When you first see Battle Princess of Arcadias, you might think to yourself that it's too cute to be taken seriously. You might think to yourself there's no way a magical girl side-scrolling beat-'em-up could be fun. You'd be wrong.
NIS and APOLLOSOFT have hidden a deceptively deep and satisfying experience within the cutesy package on display here. The end result is something that successfully brings elements both new and old to the table.
At its core, Battle Princess of Arcadias is a game in the vein of classics like Final Fight and Double Dragon. The core combat is more refined and satisfying than either of those titles, however. Plume and company can dash, block, double jump and use special and super moves to great effect. The super moves aren't too over-the-top or flashy, but they definitely get the job done, often clearing half the enemies on screen.
During combat, enemies will often approach from both sides with as many of 15-20 enemies on screen at once. Weaving through attacks to cut down enemies is a blast, especially as you watch your combo counter climb into the hundreds. Getting hit resets the counter, giving you a great way to challenge yourself.
Battle Princess of Acradias' sieges and skirmishes stand out as one of the best ideas I've seen in this genre in recent memory. In both sieges and skirmishes, you'll take command of your brigade to take down either a single boss character or an enemy brigade.
In either mode, you'll be able to issue commands to your brigade to change between basic, attack and defensive formations. In sieges, you can command your brigade to retreat, allowing you to fight the boss one-on-one as your brigade regroups, replacing any lost members in the process. In skirmishes, you can swap brigades back and forth; each playable character can command a different brigade. A brigade's probability of winning is based both on its level, which can be as high as that of its highest leveled commander, and the strength of its weapon (brigades are broken down by weapon type) versus that of the opposing brigade's.
As a bonus, in sieges you can also pull of some pretty awesome character-specific attacks by filling the boss monster's stun meter through repeated attacks. Once the meter is filled, you can issue a showdown command, which results in your character dealing a heavy blow to with typical anime flair.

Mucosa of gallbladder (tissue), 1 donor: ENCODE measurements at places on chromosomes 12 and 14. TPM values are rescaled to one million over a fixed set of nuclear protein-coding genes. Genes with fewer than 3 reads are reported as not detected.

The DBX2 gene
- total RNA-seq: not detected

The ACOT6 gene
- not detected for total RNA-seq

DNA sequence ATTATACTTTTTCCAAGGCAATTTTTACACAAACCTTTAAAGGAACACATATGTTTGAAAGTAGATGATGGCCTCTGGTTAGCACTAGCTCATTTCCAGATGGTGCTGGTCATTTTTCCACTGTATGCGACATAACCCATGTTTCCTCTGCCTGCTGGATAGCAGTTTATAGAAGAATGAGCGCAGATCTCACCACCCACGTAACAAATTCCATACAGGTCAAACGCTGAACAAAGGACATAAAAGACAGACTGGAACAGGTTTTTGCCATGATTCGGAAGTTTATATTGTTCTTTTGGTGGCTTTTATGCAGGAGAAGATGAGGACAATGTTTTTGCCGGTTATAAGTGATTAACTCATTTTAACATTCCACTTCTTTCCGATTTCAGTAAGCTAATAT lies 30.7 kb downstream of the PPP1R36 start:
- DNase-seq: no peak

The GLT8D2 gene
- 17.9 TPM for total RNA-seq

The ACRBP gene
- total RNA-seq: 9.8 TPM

One look at Battle Princess' visuals will leave little doubt of its country of origin and anime-based inspirations (though Plume does look a bit like Child of Light's Aurora). The game also boasts tracks that would feel at home in just about any anime series, and they're quite good.
The voiced tracks, like the one below are excellent, and the instrumental tracks—the tracks played on the map and in town are particularly catchy— feel like they'd be at home in a bigger budget production like a Mega Man, or Mighty No. 9.
Lurking beneath the surface of Battle Princess' combat system is a simple but engaging set of RPG elements. You can level Plume and her compatriots up, equip new weapons and charms (charms are essentially armor), upgrade or enhance your weapons and level up your brigade.
The idea of including RPG aspects in a side-scroller isn't new. Guardian Heroes successfully pulled it off years ago and Battle Princess of Arcadias improves on that format. It's not exactly the improvement I'd like to see 18 years after the idea was popularized, but it's still a positive addition to the game overall.
When I start playing any game, I comb through the options screen first. I just like to know what's there, see if voices are available in other languages (all voiceover work is in Japanese in this game) and what have you. There was an option I don't see often in Battle Princess' options screen—you could turn the story off.
If that doesn't give you an idea about this game's story, I'll try to illuminate it further. Plume's tale feels like it tries to do too much with too little time. The tale of an apocalypse wrought upon mankind by a race of murderous songstresses and their ensuing salvation by a goddess is interesting, but under-explained.
By the end of the game, I felt as though I knew nothing more of the characters I spent my time adventuring with than I did at the beginning. With the characters being as flat and predictable as they are, that option seems like it's there for good reason.
At the end of the day, Battle Princess of Arcadias is a game that values gameplay over story, and that's not a bad thing. The game's borrowed RPG elements fit nicely into the classic side-scroller formula, and the combat is fast and chaotic enough to remain entertaining all the way through.
Battle Princess of Arcadias is a fantastic reminder that even without a compelling narrative, a game can still be too addictive to just let go of. If you're a fan of side-scrollers, this game is an absolute must-have.